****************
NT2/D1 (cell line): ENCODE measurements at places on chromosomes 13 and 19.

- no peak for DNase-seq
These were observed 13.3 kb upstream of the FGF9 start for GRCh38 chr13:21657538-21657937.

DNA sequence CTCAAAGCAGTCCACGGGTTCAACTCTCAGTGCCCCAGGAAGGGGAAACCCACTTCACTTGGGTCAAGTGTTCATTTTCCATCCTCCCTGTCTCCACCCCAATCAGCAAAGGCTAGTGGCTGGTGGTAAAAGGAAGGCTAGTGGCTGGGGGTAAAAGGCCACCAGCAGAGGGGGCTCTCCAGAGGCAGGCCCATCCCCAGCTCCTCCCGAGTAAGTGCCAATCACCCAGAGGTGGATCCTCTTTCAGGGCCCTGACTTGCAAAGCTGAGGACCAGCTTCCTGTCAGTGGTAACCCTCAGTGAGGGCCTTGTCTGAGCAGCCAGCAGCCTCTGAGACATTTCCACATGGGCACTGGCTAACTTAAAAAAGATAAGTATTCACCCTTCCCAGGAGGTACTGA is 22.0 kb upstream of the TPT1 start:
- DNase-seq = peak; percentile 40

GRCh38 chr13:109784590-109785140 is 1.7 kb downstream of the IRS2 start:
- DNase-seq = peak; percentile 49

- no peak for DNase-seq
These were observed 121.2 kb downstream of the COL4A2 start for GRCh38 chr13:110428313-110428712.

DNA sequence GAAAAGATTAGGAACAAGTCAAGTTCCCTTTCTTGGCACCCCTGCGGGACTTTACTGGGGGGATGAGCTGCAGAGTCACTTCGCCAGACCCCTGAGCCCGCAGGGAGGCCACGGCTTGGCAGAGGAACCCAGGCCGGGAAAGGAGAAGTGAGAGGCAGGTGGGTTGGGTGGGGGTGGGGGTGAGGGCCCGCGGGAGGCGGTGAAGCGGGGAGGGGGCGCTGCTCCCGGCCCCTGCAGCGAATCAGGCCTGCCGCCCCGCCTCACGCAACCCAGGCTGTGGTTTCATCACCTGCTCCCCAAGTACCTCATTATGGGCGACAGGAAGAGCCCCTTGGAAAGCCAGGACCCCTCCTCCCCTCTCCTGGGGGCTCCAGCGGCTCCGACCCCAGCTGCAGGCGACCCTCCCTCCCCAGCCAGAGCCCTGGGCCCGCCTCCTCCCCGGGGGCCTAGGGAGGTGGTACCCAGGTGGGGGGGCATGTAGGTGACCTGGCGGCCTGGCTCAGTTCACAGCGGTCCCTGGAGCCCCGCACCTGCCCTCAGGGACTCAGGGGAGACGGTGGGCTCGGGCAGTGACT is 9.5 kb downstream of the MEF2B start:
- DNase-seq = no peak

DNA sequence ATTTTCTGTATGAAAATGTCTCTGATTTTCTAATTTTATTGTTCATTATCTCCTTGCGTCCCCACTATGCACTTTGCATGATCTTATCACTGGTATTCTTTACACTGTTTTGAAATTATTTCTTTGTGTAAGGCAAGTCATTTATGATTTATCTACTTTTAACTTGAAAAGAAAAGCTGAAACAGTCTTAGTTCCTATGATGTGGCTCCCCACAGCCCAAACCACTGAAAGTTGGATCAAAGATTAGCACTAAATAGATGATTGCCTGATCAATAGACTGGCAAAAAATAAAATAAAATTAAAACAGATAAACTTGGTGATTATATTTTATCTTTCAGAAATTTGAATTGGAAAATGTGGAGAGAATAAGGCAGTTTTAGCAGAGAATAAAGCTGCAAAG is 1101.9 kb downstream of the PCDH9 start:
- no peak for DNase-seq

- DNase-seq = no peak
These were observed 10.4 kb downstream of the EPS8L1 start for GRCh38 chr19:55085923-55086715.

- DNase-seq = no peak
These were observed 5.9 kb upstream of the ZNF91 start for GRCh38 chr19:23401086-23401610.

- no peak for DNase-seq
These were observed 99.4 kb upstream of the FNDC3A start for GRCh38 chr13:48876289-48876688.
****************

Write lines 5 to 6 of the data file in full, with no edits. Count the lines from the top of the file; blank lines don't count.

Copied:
- DNase-seq = peak; percentile 40

GRCh38 chr13:109784590-109785140 is 1.7 kb downstream of the IRS2 start: